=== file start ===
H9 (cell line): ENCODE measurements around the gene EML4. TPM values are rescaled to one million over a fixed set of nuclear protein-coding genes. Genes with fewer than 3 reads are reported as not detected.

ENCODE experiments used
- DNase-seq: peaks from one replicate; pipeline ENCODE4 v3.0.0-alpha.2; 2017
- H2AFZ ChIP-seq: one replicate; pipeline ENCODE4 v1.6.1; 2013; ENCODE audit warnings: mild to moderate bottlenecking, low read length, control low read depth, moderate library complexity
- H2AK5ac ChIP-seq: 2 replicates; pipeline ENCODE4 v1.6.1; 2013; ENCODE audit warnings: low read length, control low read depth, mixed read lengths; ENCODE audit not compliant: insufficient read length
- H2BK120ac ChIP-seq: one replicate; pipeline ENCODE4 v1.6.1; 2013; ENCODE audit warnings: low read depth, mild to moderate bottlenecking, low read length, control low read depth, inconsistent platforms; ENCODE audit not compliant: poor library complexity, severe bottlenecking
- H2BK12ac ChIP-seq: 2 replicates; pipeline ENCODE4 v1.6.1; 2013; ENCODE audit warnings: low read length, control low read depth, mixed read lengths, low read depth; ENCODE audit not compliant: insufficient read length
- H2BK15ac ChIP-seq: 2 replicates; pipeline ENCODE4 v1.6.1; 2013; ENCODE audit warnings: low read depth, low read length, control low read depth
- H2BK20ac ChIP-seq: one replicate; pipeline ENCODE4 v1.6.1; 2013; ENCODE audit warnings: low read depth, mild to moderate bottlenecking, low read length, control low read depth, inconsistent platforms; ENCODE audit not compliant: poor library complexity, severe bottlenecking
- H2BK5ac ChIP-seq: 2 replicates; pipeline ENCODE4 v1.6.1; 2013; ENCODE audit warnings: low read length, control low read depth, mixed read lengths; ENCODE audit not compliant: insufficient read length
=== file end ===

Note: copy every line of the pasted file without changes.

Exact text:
H9 (cell line): ENCODE measurements around the gene EML4. TPM values are rescaled to one million over a fixed set of nuclear protein-coding genes. Genes with fewer than 3 reads are reported as not detected.

ENCODE experiments used
- DNase-seq: peaks from one replicate; pipeline ENCODE4 v3.0.0-alpha.2; 2017
- H2AFZ ChIP-seq: one replicate; pipeline ENCODE4 v1.6.1; 2013; ENCODE audit warnings: mild to moderate bottlenecking, low read length, control low read depth, moderate library complexity
- H2AK5ac ChIP-seq: 2 replicates; pipeline ENCODE4 v1.6.1; 2013; ENCODE audit warnings: low read length, control low read depth, mixed read lengths; ENCODE audit not compliant: insufficient read length
- H2BK120ac ChIP-seq: one replicate; pipeline ENCODE4 v1.6.1; 2013; ENCODE audit warnings: low read depth, mild to moderate bottlenecking, low read length, control low read depth, inconsistent platforms; ENCODE audit not compliant: poor library complexity, severe bottlenecking
- H2BK12ac ChIP-seq: 2 replicates; pipeline ENCODE4 v1.6.1; 2013; ENCODE audit warnings: low read length, control low read depth, mixed read lengths, low read depth; ENCODE audit not compliant: insufficient read length
- H2BK15ac ChIP-seq: 2 replicates; pipeline ENCODE4 v1.6.1; 2013; ENCODE audit warnings: low read depth, low read length, control low read depth
- H2BK20ac ChIP-seq: one replicate; pipeline ENCODE4 v1.6.1; 2013; ENCODE audit warnings: low read depth, mild to moderate bottlenecking, low read length, control low read depth, inconsistent platforms; ENCODE audit not compliant: poor library complexity, severe bottlenecking
- H2BK5ac ChIP-seq: 2 replicates; pipeline ENCODE4 v1.6.1; 2013; ENCODE audit warnings: low read length, control low read depth, mixed read lengths; ENCODE audit not compliant: insufficient read length